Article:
Image: Each SHARK will be installed on one side of the LBT Interferometer (LBTI), the green structure seen in the middle of the picture between the two main mirrors of LBT. Credit: SHARK Consortium/INAF.

Notice what’s happening here: The LBT, once equipped with the two SHARK add-ons, becomes the first telescope in the world that can observe exoplanets simultaneously over such a wide range of wavelengths, helping astronomers tease out planets that would otherwise be drowned in the glare of the host star. The installation, which is expected to be completed in 2019, also points the way toward the upcoming Giant Magellan Telescope, which will deploy seven 8.4-meter mirrors on the same mount instead of the LBT’s two. The GMT facility is under construction at the Las Campanas Observatory in Chile’s southern Atacama Desert.

“With SHARK, we will observe exoplanets at unprecedented angular resolution and contrast, so that we will be able to go closer to their host stars than what has been achieved up to now with direct imaging,” says Valentina D’Orazi of the INAF-Osservatorio Astronomico di Padova, instrument scientist for SHARK-NIR. “This will be possible thanks to the use of coronagraphy, which blocks out the light from the central star and highly improves the contrast in the region around the source, thus allowing us to detect the planetary objects we want to study, which otherwise would remain hidden in the star light.”

Clearly we’re moving into an era where Earth-based observatories will be capable of major advances in the exoplanet hunt, complementing the upcoming space missions that will expand the planetary census and begin the analysis of smaller exoplanet atmospheres, particularly those around red dwarf stars. Both the Extremely Large Telescope and the Giant Magellan Telescope could be completed, if current schedules are realistic, by 2025.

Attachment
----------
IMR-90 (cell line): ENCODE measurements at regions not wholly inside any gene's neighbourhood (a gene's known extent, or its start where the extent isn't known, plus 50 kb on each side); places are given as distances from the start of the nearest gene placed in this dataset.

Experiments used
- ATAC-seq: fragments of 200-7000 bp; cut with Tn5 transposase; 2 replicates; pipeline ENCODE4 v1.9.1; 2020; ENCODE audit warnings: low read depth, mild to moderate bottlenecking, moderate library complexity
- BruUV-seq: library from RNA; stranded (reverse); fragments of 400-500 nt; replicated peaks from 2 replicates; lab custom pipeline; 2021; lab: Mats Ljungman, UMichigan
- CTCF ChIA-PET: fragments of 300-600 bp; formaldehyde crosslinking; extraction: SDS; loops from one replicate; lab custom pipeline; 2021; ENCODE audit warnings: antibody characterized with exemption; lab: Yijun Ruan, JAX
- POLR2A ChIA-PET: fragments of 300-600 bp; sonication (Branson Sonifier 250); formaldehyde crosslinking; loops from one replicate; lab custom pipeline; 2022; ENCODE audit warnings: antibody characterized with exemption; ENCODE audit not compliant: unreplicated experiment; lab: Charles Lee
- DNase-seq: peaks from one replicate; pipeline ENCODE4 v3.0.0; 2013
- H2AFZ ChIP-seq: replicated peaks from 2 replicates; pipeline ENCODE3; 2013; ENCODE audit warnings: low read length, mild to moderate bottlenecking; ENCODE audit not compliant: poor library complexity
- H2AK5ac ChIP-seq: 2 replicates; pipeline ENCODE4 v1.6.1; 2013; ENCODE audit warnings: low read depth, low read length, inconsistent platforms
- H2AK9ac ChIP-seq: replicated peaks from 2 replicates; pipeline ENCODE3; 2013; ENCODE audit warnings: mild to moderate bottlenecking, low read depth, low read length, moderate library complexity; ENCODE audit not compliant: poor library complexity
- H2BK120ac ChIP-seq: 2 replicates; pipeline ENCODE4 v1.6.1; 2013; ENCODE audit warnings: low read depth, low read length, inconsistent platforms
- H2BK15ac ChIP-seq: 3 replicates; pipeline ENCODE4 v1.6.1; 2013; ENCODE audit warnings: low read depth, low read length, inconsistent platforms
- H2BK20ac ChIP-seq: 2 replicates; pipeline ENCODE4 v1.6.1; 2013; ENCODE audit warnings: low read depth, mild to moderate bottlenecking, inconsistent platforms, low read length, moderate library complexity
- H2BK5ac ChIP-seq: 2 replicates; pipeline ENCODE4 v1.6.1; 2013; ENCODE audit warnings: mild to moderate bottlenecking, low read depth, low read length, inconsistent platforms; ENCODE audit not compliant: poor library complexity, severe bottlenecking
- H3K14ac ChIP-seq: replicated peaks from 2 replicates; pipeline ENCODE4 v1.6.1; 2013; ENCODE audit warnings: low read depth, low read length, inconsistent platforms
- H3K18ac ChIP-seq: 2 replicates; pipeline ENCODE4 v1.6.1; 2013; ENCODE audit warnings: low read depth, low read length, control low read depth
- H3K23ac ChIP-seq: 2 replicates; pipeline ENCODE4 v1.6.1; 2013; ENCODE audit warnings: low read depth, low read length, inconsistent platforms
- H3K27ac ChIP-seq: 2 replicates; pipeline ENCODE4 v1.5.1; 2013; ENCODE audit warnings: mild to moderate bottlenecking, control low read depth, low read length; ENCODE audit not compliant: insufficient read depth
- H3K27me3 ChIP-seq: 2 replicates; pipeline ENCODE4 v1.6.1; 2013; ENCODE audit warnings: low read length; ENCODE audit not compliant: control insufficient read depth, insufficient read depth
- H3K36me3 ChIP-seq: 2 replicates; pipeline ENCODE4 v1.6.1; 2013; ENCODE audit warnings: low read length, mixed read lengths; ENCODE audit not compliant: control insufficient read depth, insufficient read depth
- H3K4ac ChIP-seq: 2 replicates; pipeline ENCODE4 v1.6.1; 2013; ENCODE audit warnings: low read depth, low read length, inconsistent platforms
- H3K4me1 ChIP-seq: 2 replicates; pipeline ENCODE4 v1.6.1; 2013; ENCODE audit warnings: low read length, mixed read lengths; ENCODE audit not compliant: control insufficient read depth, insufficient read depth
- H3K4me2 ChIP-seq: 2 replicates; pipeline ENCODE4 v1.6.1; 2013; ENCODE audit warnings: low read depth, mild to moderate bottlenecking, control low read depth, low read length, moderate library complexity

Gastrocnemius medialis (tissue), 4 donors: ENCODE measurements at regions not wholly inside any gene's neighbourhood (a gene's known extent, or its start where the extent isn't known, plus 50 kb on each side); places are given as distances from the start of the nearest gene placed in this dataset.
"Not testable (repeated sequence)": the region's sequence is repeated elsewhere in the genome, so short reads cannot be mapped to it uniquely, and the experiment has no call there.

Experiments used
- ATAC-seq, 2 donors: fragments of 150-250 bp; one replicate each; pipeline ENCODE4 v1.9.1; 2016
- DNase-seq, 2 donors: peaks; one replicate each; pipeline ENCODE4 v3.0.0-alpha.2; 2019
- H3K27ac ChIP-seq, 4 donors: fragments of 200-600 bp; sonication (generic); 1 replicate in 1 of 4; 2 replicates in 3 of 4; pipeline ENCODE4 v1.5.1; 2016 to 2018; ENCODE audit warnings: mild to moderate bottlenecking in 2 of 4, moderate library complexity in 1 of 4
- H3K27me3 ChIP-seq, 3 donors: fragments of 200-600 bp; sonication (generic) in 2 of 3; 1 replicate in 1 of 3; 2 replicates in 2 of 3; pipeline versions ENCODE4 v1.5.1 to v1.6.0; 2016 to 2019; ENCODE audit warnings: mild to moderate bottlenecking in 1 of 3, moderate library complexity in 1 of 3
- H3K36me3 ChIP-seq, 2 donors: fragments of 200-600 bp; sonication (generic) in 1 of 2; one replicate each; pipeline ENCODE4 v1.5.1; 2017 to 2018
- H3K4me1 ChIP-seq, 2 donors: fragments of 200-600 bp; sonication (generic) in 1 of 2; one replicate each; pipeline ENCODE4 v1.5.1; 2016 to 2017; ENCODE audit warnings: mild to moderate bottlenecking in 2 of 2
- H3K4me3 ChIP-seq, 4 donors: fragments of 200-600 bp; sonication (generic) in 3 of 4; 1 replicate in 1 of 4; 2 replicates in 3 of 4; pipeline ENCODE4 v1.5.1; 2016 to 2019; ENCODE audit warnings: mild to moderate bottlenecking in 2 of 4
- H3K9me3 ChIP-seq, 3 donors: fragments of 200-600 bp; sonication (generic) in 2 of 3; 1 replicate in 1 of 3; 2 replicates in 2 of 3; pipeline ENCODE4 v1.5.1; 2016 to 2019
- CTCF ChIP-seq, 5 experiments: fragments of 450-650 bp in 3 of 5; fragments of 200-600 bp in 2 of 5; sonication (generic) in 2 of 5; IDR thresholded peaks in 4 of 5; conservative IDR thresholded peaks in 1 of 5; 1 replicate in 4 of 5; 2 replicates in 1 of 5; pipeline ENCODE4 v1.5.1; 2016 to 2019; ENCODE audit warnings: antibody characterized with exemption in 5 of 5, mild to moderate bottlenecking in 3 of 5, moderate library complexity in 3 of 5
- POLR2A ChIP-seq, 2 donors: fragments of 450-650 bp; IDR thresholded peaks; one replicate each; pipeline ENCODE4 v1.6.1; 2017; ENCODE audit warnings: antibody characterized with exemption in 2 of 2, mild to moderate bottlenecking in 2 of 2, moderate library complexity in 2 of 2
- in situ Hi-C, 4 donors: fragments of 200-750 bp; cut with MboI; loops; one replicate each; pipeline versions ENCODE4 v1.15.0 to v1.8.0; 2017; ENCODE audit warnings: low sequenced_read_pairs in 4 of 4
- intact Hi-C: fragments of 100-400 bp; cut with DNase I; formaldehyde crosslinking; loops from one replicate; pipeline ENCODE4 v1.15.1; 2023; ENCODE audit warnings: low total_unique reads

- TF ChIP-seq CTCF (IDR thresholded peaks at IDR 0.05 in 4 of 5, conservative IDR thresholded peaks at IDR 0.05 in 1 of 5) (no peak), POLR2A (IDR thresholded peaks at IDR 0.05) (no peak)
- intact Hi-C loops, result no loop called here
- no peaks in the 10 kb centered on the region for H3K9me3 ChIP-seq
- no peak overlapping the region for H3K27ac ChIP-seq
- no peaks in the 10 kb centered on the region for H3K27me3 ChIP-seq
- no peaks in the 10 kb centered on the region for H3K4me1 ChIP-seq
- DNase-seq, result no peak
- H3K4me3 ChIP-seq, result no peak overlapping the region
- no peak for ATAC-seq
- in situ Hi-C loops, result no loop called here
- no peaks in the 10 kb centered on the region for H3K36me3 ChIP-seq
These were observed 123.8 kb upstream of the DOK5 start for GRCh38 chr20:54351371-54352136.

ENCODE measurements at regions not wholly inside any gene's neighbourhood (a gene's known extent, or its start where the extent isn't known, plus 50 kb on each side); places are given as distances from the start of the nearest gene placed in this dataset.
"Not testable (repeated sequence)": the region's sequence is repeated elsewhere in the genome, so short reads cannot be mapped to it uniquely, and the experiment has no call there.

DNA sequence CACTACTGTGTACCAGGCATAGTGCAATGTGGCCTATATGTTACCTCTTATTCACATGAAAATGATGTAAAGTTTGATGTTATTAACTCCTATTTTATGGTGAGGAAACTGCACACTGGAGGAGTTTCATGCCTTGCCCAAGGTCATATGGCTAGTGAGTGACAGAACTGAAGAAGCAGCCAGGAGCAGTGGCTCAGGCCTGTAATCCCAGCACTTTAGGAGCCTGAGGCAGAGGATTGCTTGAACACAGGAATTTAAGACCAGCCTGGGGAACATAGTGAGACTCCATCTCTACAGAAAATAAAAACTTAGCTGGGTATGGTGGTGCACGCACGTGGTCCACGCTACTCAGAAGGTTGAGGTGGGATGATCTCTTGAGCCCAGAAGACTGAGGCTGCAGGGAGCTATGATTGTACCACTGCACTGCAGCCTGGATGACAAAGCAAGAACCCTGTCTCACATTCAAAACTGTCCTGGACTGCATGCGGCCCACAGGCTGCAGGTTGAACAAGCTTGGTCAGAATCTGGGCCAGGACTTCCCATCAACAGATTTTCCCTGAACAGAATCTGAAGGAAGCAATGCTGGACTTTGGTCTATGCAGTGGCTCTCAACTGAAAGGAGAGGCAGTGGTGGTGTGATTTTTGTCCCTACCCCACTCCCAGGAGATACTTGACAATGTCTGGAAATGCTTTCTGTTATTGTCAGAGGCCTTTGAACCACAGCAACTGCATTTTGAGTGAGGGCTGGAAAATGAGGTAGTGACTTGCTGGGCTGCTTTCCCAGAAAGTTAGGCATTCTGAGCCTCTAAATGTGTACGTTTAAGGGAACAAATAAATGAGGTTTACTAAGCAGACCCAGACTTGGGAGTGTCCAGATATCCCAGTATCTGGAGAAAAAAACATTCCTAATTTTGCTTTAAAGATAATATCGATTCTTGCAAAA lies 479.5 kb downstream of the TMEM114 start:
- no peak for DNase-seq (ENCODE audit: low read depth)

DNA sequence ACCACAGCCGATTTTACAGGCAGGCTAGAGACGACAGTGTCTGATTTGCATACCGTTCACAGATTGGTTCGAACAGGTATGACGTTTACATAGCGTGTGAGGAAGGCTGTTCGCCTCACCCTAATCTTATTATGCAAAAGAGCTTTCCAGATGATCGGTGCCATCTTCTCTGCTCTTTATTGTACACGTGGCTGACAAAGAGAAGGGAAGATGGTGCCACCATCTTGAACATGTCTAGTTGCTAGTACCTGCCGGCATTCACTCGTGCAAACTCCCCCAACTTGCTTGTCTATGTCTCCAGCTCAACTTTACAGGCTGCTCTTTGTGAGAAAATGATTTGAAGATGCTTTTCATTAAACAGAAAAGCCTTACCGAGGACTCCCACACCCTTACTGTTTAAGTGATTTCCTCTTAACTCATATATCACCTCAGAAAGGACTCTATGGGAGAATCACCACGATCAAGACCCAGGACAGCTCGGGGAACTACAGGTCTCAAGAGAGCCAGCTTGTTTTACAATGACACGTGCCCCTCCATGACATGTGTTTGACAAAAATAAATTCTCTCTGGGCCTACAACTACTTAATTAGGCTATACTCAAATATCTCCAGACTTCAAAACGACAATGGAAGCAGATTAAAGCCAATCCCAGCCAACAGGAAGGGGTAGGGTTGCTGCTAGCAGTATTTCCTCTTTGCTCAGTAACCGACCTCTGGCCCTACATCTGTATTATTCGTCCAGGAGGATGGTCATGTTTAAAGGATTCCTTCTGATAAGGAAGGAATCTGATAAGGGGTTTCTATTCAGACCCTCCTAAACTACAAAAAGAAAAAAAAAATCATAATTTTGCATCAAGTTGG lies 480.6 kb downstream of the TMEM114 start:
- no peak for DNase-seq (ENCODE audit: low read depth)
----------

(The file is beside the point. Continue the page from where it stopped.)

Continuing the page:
An Ancient Planetary System

I just noticed that the team behind PEPSI (Potsdam Echelle Polarimetric and Spectroscopic Instrument) at the Large Binocular Telescope has released three papers analyzing high spectral resolution data from the site. Because I’ve only had the chance to skim the papers, let me just quote the news release on one of these, examining the 10-billion year old system Kepler-444:

…the star “Kepler-444”, hosting five sub-terrestrial planets, was confirmed to be 10.5 billion years old, more than twice the age of our Sun and just a little bit younger than the universe as a whole. The star is also found being poor on metals. The chemical abundance pattern from the PEPSI spectrum indicates an unusually small iron-core mass fraction of 24% for its planets if star and planets were formed together. For comparison, terrestrial planets in the solar system have typically a 30% iron-core mass fraction. “This indicates that planets around metal-poor host stars are less dense than rocky planets of comparable size around more metal-rich host stars like the Sun”, explains Claude “Trey” Mack, project scientist for the Kepler-444 observation.